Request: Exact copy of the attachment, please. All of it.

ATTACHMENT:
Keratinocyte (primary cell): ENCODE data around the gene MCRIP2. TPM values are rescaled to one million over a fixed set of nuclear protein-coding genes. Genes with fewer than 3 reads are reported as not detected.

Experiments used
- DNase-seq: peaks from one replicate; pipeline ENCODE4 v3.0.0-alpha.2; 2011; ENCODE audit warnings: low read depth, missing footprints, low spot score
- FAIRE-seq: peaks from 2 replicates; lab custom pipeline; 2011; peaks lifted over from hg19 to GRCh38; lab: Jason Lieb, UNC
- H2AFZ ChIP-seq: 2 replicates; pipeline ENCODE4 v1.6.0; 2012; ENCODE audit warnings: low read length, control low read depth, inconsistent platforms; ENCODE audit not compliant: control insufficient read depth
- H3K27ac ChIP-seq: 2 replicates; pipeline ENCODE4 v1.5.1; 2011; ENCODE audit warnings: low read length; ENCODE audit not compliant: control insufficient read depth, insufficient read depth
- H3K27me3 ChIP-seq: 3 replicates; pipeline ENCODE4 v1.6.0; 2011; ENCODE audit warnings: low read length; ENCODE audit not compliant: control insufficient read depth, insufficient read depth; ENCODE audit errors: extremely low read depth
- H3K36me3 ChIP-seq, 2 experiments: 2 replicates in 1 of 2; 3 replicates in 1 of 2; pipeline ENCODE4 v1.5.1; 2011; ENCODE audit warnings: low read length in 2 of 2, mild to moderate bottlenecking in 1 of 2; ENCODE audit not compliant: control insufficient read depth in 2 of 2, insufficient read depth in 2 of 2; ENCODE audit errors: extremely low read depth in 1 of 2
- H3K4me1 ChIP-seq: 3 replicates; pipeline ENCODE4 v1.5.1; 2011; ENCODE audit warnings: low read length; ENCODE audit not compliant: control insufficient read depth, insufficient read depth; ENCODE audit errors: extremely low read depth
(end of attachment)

Keratinocyte (primary cell): ENCODE data around the gene MCRIP2. TPM values are rescaled to one million over a fixed set of nuclear protein-coding genes. Genes with fewer than 3 reads are reported as not detected.

Experiments used
- DNase-seq: peaks from one replicate; pipeline ENCODE4 v3.0.0-alpha.2; 2011; ENCODE audit warnings: low read depth, missing footprints, low spot score
- FAIRE-seq: peaks from 2 replicates; lab custom pipeline; 2011; peaks lifted over from hg19 to GRCh38; lab: Jason Lieb, UNC
- H2AFZ ChIP-seq: 2 replicates; pipeline ENCODE4 v1.6.0; 2012; ENCODE audit warnings: low read length, control low read depth, inconsistent platforms; ENCODE audit not compliant: control insufficient read depth
- H3K27ac ChIP-seq: 2 replicates; pipeline ENCODE4 v1.5.1; 2011; ENCODE audit warnings: low read length; ENCODE audit not compliant: control insufficient read depth, insufficient read depth
- H3K27me3 ChIP-seq: 3 replicates; pipeline ENCODE4 v1.6.0; 2011; ENCODE audit warnings: low read length; ENCODE audit not compliant: control insufficient read depth, insufficient read depth; ENCODE audit errors: extremely low read depth
- H3K36me3 ChIP-seq, 2 experiments: 2 replicates in 1 of 2; 3 replicates in 1 of 2; pipeline ENCODE4 v1.5.1; 2011; ENCODE audit warnings: low read length in 2 of 2, mild to moderate bottlenecking in 1 of 2; ENCODE audit not compliant: control insufficient read depth in 2 of 2, insufficient read depth in 2 of 2; ENCODE audit errors: extremely low read depth in 1 of 2
- H3K4me1 ChIP-seq: 3 replicates; pipeline ENCODE4 v1.5.1; 2011; ENCODE audit warnings: low read length; ENCODE audit not compliant: control insufficient read depth, insufficient read depth; ENCODE audit errors: extremely low read depth